1. Andy Johnson's CS 488 Course Notes, Lecture 3 and 4
  2. Foley, Van Dam, Feiner, and Hughes, "Computer Graphics - Principles and Practice", Section 3.11 to 3.14


Since we have a separation between the models and the image created from those models, there can be parts of the model that do not appear in the current view when they are rendered.
pixels outside the clip rectangle are clipped, and are not displayed.

can clip analytically - knowing where the clip rectangle is clipping can be done before scan-line converting a graphics primitive (point, line, polygon) by altering the graphics primitive so the new version lies entirely within the clip rectangle

can clip by brute force (scissoring) - scan convert the entire primitive but only display those pixels within the clip rectangle by checking each pixel to see if it is visible.

as with scan conversion, this must be done as quickly as possible as it is a very common operation.

Point Clipping

point (X,Y)
clipping rectangle with corners (Xmin,Ymin) (Xmax,Ymax)

point is within the clip rectangle if:

Cohen-Sutherland Line Clipping ( Foley 3.12.3 )

given a line segment, repeatedly:

  1. check for trivial acceptance
  2. check for trivial rejection
  3. divide segment in two where one part can be trivially rejected

Clip rectangle extended into a plane divided into 9 regions
each region is defined by a unique 4-bit string

(the sign bit being the most significant bit in the binary representation of the value. This bit is '1' if the number is negative, and '0' if the number is positive.)

The frame buffer itself, in the center, has code 0000.

1001 | 1000 | 1010
0001 | 0000 | 0010
0101 | 0100 | 0110

For each line segment:

  1. each end point is given the 4-bit code of its region
  2. repeat until acceptance or rejection
    1. if both codes are 0000 -> trivial acceptance
    2. if bitwise logical AND of codes is not 0000 -> trivial rejection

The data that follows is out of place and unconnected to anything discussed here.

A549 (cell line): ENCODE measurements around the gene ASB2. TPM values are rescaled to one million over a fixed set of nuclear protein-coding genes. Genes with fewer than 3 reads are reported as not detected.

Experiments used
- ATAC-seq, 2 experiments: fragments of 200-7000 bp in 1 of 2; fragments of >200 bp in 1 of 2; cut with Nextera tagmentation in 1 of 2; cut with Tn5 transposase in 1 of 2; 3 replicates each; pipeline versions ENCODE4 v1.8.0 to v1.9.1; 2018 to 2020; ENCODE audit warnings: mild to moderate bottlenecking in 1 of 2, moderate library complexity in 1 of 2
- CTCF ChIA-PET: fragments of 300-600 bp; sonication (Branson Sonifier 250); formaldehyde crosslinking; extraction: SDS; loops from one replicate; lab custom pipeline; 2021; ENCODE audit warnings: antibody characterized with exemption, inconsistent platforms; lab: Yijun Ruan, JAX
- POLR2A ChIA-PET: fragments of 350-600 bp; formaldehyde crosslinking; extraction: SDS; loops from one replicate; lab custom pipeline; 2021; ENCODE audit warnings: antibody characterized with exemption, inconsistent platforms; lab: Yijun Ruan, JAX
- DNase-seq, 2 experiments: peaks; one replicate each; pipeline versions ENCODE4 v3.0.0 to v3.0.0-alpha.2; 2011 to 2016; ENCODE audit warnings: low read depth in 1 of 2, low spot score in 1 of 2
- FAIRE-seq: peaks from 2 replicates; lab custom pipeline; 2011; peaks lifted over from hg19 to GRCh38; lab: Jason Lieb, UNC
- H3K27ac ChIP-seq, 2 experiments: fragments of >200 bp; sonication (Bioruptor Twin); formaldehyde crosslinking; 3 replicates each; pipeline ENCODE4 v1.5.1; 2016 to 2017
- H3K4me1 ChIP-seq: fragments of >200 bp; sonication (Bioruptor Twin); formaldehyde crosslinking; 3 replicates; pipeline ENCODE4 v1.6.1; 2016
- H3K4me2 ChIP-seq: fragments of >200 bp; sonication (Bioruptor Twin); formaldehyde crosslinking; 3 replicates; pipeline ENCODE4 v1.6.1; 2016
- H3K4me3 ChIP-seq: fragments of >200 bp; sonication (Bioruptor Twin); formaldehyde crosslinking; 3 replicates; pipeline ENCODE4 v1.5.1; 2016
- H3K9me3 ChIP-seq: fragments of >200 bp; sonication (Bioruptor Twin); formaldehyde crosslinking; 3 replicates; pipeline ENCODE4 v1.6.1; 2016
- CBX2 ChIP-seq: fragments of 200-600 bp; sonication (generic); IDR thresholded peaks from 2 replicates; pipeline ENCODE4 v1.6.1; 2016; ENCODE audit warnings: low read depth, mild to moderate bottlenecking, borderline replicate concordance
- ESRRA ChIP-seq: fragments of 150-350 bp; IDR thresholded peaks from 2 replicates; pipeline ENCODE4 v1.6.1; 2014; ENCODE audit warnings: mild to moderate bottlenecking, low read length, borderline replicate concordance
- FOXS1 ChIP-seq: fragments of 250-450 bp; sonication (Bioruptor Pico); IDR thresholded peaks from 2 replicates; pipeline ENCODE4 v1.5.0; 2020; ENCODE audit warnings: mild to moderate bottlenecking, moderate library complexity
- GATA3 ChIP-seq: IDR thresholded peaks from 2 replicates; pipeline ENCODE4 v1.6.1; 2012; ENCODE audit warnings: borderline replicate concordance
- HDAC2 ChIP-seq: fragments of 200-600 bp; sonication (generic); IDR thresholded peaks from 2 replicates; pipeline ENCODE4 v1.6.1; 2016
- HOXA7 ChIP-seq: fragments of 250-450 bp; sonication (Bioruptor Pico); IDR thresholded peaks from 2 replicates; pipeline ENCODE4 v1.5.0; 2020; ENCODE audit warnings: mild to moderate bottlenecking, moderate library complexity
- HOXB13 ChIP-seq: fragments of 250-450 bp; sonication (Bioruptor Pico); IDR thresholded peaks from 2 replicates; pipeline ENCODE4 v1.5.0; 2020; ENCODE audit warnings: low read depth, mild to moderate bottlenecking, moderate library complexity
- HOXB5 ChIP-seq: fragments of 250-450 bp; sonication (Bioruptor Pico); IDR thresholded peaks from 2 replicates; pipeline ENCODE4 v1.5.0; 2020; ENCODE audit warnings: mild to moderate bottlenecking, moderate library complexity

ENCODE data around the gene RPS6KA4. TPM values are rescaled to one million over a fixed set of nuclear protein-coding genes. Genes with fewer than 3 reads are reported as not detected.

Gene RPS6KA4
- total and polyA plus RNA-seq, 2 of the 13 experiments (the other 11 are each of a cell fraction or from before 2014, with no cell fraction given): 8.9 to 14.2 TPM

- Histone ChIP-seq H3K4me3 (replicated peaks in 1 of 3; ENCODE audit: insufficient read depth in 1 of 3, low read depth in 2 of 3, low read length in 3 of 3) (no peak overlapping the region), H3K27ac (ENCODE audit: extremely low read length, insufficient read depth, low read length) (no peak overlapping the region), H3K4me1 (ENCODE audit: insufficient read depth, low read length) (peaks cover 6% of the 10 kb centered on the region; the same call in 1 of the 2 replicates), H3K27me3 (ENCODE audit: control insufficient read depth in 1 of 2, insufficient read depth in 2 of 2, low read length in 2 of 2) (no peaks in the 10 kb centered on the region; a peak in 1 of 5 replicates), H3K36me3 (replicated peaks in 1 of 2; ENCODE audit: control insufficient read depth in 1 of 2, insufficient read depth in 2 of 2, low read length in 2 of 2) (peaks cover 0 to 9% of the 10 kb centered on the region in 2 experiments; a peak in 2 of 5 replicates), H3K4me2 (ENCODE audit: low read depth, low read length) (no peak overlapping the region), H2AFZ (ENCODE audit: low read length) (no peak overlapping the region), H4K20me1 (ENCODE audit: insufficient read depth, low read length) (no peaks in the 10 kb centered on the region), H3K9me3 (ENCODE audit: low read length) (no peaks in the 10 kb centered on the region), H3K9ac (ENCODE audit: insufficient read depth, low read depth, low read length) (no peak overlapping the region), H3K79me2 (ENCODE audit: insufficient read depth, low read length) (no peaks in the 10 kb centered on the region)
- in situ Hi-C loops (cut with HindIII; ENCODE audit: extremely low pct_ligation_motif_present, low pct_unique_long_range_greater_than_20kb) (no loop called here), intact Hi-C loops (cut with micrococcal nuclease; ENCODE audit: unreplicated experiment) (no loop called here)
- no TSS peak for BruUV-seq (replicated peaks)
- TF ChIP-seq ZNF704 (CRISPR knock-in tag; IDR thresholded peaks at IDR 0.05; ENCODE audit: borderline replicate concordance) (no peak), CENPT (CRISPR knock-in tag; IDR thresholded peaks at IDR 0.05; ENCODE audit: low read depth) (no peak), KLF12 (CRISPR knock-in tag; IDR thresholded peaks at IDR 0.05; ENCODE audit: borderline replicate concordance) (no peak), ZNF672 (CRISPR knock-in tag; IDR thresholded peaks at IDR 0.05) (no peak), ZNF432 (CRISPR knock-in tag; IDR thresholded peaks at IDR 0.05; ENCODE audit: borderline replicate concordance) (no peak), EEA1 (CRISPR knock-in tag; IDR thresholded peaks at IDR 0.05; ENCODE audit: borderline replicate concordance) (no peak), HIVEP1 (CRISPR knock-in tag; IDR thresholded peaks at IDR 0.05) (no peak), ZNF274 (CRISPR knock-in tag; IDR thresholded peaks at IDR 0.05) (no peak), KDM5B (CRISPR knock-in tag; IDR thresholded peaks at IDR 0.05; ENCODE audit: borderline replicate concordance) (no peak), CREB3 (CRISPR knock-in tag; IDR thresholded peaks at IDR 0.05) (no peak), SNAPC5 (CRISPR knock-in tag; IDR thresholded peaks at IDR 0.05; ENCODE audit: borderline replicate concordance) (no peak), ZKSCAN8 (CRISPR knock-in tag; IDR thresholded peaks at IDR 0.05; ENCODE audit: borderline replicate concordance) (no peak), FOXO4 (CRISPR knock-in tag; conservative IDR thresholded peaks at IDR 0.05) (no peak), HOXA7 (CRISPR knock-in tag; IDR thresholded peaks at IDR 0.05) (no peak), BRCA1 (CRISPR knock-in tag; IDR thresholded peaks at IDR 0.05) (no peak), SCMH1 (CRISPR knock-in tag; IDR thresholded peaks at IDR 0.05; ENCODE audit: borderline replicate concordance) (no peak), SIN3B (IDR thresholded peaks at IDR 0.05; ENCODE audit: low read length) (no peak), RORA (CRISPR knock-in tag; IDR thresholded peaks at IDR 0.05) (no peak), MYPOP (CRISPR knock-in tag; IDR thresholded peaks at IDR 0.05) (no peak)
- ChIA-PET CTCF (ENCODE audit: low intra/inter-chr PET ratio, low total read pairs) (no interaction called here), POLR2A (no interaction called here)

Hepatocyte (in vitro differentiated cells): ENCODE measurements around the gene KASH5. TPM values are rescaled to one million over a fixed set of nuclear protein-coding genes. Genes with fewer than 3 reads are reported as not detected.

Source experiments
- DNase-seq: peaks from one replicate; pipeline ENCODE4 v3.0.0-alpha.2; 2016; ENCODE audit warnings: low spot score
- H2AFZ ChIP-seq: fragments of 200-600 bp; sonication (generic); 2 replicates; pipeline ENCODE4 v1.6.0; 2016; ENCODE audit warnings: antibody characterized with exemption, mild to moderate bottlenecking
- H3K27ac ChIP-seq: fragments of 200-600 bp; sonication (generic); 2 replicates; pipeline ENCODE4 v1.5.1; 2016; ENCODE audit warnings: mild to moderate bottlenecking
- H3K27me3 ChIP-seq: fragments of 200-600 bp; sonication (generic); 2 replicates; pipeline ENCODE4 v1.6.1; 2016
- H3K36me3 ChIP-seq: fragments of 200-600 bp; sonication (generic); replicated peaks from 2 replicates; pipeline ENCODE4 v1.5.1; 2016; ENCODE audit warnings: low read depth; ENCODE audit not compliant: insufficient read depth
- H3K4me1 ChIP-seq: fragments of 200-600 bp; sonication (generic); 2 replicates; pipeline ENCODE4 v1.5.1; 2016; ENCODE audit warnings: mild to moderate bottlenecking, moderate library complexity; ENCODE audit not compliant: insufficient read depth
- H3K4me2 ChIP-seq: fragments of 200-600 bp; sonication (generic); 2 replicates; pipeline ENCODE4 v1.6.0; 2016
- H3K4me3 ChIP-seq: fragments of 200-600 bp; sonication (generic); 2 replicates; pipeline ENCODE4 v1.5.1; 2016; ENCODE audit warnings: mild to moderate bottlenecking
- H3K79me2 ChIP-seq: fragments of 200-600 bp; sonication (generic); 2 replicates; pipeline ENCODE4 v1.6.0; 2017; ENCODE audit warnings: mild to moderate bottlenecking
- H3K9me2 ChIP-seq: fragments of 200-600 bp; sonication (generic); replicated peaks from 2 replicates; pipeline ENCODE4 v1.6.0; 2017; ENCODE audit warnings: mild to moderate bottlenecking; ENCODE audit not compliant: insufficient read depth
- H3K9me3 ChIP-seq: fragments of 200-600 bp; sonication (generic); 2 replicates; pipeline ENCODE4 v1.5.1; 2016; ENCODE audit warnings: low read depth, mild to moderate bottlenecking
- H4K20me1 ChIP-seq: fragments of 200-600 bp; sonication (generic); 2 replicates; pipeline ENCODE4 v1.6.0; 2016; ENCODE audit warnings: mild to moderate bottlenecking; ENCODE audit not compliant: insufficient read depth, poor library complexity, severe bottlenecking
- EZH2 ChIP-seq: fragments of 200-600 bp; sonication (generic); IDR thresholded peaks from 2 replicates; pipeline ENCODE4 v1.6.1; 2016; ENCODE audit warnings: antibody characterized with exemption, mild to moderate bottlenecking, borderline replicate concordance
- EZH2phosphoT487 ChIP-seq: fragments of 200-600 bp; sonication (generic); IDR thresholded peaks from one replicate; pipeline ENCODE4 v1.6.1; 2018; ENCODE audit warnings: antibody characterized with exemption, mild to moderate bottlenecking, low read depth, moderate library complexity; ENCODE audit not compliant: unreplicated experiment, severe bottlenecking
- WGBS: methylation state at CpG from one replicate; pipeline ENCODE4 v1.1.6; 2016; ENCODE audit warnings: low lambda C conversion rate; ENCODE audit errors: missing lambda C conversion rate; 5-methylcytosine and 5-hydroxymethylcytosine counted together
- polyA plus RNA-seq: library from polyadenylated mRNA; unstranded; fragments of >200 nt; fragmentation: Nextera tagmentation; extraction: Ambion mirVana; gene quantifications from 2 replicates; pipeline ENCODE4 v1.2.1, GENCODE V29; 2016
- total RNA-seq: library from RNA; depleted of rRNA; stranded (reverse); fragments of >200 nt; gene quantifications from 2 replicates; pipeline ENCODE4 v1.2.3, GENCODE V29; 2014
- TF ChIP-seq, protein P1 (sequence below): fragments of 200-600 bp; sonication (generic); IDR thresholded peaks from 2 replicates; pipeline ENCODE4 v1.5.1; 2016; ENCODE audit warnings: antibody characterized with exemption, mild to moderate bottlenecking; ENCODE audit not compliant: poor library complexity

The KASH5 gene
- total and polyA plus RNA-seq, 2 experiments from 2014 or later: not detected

3. divide line into 2 segments using edge of clip rectangle
      1. find an endpoint with code not equal to 0000
      2. move left to right across the code to find a 1 bit -> the crossed edge
      3. break the line segment into 2 line segments at the crossed edge
      4. forget about the new line segment lying completely outside the clip rectangle

The full algorithm ( was? ) given (in C) in the red book ( ??? Edition ) as program 3.7 on p.105.
The full algorithm is given (in C) in the white book as figure 3.41 on p.116.

Sutherland-Hodgman Polygon Clipping ( Foley 3.14.1 )

Unlike line-clipping where we selectively clipped against each edge, here we sucessively clip a polygon against all four edges of the clip rectangle

given a polygon with vertices V1, V2, ... Vn
and edges between vertices Vi and Vi+1, and from Vn to V1

for each of the four clipping edges

This algorithm can break a single polygon into multiple polygons connected by edges on the boundary of the clipping rectangle for display.

The full algorithm ( was? ) given (in C) in the red book ( ??? Ediiton ) as program 3.9 on p.114.
The full algorithm is given (in Pascal) in the white book as program 3.49 on p.128.

Example of Polygon Clipping

Clipping on Ymax edge:

the new vertex sequence is then checked against the Ymin edge and so on through the Xmax edge and the Xmin edge

2 More Examples